Project Profile: CFG Bank Arena
Scope of work:
$160 million interior and exterior renovation
BC&E Member companies involved:
Structural Preservation Systems
The moment that Bruce Springsteen walked onto the stage, Theo Tan got to see the full impact of a year of intensive, high-profile and frequently, unexpectedly complicated work.
A project executive with Clark Construction, Tan led the renovation of the renamed CFG Bank Arena.
“When we stepped onto the project February 28, 2022, we were taking on a $160 million project, with a less than one year schedule, and a design that was only about 60 percent complete,” he said.
With an early release for steel, the project team dug into the first major challenge. To transform the arena and turn it into a modern day, concert venue, crews had to reconfigure the stage area by first removing the existing load-bearing proscenium wall “which had columns that extended all the way into the ground,” Tan said.
To complete that task and enable other renovations, the team would have to transfer the load of the roof from the existing truss that was part of the proscenium wall, to an entirely new truss. The operation took nearly four months to plan and involved three teams of structural engineers. But on “truss jacking day,” craftsmen working on a platform 70 feet above the floor completing the operation flawlessly within a few hours.
The 60-year-old building, which had never undergone major renovations previously, presented crews with a few unexpected challenges.
“One of the biggest challenges came from the existing cloud ceilings — those geometrically shaped, continuous, ceilings that hung about 80 feet above the stage to improve acoustics,” Tan said. “It turned out that half of those ceilings contained asbestos.”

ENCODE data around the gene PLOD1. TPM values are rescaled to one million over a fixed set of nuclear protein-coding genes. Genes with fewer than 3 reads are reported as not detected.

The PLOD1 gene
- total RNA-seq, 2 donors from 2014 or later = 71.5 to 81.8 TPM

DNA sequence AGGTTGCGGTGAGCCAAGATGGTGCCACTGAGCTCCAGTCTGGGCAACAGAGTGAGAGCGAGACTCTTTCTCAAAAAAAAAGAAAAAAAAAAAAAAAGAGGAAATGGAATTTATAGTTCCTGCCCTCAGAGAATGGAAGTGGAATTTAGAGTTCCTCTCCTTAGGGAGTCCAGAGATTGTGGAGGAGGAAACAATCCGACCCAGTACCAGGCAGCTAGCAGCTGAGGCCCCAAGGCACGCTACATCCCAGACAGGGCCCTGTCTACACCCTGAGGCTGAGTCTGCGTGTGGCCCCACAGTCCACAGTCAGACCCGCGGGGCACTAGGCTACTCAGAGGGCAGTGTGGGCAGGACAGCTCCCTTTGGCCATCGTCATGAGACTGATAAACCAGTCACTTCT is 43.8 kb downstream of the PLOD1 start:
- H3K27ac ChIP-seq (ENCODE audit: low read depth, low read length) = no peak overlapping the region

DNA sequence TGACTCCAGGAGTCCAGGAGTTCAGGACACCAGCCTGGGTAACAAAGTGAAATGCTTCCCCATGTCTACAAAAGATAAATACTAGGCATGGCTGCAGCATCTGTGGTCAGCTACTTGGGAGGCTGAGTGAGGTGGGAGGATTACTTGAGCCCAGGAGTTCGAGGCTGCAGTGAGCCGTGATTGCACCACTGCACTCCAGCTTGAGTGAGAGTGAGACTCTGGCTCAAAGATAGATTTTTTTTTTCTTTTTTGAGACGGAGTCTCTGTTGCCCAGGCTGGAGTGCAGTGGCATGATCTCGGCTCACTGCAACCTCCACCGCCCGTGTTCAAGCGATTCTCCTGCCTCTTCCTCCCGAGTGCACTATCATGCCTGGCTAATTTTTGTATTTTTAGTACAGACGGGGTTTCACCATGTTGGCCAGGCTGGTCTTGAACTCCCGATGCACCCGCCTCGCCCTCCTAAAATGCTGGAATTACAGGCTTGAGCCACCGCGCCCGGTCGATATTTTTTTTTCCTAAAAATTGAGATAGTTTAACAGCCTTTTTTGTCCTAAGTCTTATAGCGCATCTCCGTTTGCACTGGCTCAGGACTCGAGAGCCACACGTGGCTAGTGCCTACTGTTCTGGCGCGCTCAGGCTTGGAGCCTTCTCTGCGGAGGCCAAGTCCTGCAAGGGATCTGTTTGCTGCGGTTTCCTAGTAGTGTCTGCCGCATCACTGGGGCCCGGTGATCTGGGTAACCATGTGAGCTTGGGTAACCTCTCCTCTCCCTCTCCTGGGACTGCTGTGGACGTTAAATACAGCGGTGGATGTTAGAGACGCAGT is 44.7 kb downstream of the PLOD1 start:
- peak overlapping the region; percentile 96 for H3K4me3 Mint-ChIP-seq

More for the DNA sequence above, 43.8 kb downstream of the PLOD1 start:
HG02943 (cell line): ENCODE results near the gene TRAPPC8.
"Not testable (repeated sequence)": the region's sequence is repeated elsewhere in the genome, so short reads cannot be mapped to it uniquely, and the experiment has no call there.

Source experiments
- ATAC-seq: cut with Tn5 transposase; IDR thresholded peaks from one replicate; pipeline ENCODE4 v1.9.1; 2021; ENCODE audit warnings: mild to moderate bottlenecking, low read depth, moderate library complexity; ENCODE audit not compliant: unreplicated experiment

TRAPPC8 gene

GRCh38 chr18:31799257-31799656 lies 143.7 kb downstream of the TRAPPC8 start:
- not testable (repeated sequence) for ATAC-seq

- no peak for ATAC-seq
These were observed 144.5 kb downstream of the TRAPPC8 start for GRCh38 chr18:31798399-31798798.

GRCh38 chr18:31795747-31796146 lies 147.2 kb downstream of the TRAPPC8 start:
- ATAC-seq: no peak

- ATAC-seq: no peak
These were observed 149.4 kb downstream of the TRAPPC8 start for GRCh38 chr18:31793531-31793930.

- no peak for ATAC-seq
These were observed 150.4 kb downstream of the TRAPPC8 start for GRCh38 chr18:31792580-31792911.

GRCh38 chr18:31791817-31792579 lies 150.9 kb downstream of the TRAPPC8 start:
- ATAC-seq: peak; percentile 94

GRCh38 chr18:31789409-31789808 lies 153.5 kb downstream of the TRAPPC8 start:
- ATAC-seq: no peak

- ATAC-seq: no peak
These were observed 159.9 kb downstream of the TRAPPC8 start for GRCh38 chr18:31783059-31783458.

That discovery triggered a “screeching halt” to work in the arena’s bowl where crews were slated to remove all seats, reshape the bowl with concrete infills and construct new stairs and entrances. Full-height scaffolding needed to be built from the arena floor, so that a containment chamber could be built for safe abatement and removal of the cloud ceilings.
Work on the building’s exterior skin produced an equally unwelcome discovery. Upon demolishing sections of existing walls along the perimeter of the building, crews confirmed (as expected) that the building insulation was below standard but also discovered that water had infiltrated the wall and caused serious deterioration in the structural steel holding up the façade. Clark Construction added a local MBE to the project team to spend the next two months focusing on structural steel rehabilitation, then built new walls behind the metal panels and added ample insulation.
“It was a testament to how skilled and nimble the team was — we were able to take the pressure of putting in place $160 million worth of work in less than 12 months, make a plan to execute with a design that was only 60 percent complete, and adjust on the fly when a multitude of unexpected hiccups were encountered along the way.
And on the evening of April 7, Tan and other team members saw the results of all that effort. “Nothing compared to the experience of walking into our suite on the fifth floor as Springsteen was getting on stage and seeing the entire place filled with people in this first-class concert venue that we created.”